Other RIT and IPLER-based projects that are aimed at improving emergency response systems include fire detection and response systems. Using color (RGB), short-wave, mid-wave, and long-wave infrared, RIT’s Laboratory for Imaging and Algorithms Systems (LIAS) and Digital Imaging and Remote Sensing (DIRS) teams have been able to assist in wildfire detection and behavior analysis with effective thermal-sensing platforms using RIT’s Wildfire Airborne Sensor Program (WASP) sensor. The WASP program can also be used in aquatic environments, tracking fast-moving speedboats based on varying temperature profiles of the wake created by the boat’s movement. In all scenarios, a thermal image is created that provides for quick, ground-level analysis and response.

Future Developments

In the future, IPLER intends to make the data captured by the WASP aircraft available immediately to a receiving station on the ground. Currently, the radio-frequency link that transmits the data is restricted to the Rochester, NY area. Once fully engineered, real-time imagery captured by the WASP system will be available on the ground for immediate use in a geospatial environment – no matter where the data are collected. In Haiti, for example, if a capable link were established, the mapping could have been used immediately by relief agencies on the ground, instead of relaying the information back to IPLER’s RIT base for processing and analysis first.

The Team

Dr. Donald L. Doyd, Project Administrator, RIT, Vice President for Research
Don McKeown, Project Manager, RIT Laboratory for Imaging Algorithms and Systems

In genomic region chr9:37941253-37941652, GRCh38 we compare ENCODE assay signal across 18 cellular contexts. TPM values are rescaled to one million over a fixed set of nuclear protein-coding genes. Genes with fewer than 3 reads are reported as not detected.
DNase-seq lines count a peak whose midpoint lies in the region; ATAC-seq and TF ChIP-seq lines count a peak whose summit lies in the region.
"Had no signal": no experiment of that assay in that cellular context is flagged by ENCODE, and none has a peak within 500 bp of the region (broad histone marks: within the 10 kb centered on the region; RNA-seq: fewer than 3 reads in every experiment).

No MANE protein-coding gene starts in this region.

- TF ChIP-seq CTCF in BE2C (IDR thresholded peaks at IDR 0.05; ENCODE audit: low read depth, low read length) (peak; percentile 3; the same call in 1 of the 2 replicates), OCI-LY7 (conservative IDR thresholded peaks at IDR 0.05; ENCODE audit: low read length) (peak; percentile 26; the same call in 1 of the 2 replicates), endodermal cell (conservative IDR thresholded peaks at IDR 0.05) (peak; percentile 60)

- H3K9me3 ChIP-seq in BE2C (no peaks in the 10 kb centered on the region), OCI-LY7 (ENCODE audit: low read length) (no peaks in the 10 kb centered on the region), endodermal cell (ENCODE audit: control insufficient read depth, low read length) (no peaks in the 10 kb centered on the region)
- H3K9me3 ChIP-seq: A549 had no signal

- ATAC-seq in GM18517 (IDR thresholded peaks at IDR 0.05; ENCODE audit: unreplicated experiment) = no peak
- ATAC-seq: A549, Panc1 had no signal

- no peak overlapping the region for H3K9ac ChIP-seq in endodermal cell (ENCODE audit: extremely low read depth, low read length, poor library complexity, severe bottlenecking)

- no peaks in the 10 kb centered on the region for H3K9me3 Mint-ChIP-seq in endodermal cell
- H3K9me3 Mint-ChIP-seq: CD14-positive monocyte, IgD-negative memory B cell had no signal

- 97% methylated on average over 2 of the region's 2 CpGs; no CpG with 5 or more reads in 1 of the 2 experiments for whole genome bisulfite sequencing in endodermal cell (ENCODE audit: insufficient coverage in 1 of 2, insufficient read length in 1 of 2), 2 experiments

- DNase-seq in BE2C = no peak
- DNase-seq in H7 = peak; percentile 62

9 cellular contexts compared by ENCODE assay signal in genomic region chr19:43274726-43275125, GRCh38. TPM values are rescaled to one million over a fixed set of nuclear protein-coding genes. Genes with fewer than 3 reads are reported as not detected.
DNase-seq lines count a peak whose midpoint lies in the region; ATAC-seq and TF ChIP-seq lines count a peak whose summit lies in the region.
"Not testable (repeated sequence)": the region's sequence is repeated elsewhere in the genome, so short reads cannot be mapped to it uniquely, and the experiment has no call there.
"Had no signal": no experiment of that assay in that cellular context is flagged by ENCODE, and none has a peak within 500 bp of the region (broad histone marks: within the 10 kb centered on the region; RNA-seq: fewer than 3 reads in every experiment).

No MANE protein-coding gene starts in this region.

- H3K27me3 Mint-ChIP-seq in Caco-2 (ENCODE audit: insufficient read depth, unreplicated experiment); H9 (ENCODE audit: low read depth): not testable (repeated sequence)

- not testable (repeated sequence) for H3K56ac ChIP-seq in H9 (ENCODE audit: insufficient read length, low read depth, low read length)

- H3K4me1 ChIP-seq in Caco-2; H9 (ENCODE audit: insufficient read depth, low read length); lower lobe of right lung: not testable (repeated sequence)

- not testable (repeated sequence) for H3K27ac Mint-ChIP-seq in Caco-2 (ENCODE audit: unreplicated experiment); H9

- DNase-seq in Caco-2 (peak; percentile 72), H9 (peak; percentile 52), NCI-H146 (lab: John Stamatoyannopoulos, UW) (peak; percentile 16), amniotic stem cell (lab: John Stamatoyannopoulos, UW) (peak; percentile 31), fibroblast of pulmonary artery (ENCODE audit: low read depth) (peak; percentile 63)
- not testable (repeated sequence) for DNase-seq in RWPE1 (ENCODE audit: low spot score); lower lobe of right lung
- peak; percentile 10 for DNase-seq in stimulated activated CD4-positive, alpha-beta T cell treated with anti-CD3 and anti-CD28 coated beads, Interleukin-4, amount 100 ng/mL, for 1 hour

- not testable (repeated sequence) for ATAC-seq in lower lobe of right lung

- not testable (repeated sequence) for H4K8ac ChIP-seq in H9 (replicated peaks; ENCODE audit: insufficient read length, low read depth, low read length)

Dr. Jan van Aardt, co-PI, Lidar and Structural Research, RIT Laboratory for Imaging Algorithms and Systems
Dr. Anthony Vodacek, co-PI, Fire Research, RIT Digital Imaging and Remote Sensing
Dr. Chris Renschler, co-PI, Flood Research, University at Buffalo Department of Geography

Partners

During the Haiti relief effort, the IPLER team worked in collaboration with the University of Puerto Rico, which downloaded the large data-rich files taken by the WASP and LiDAR sensors, and then transferred them back to RIT for analysis. The relief program was funded by the World Bank, which was connected to IPLER through one of its private-side partners, ImageCat Inc. Other collaborators on the effort included The Federal Emergency Management Agency (FEMA), the National Oceanic and Atmospheric Association, and the U.S. Geological Survey.

Other IPLER partners on various projects include:

Private: DigitalGlobe; Pictometry International; Kucera International Inc.; Wacom Technology Corporation

Public: US Forest Service Remote Sensing Applications Center; New York State Deputy Secretary for Public Safety; New York State Emergency Management Office (SEMO); United States Department of Homeland Security (DHS); and New York State Foundation for Science, Technology & Innovation (NYSTAR)

Contact

Dr. Donald L. Boyd
Vice President for Research
2003 Slaughter Building
74 Lomb Memorial Drive
Rochester, NY 14623-5604
(585) 475-7844 Phone
(585) 475-6886 Fax
dlbpop@rit.edu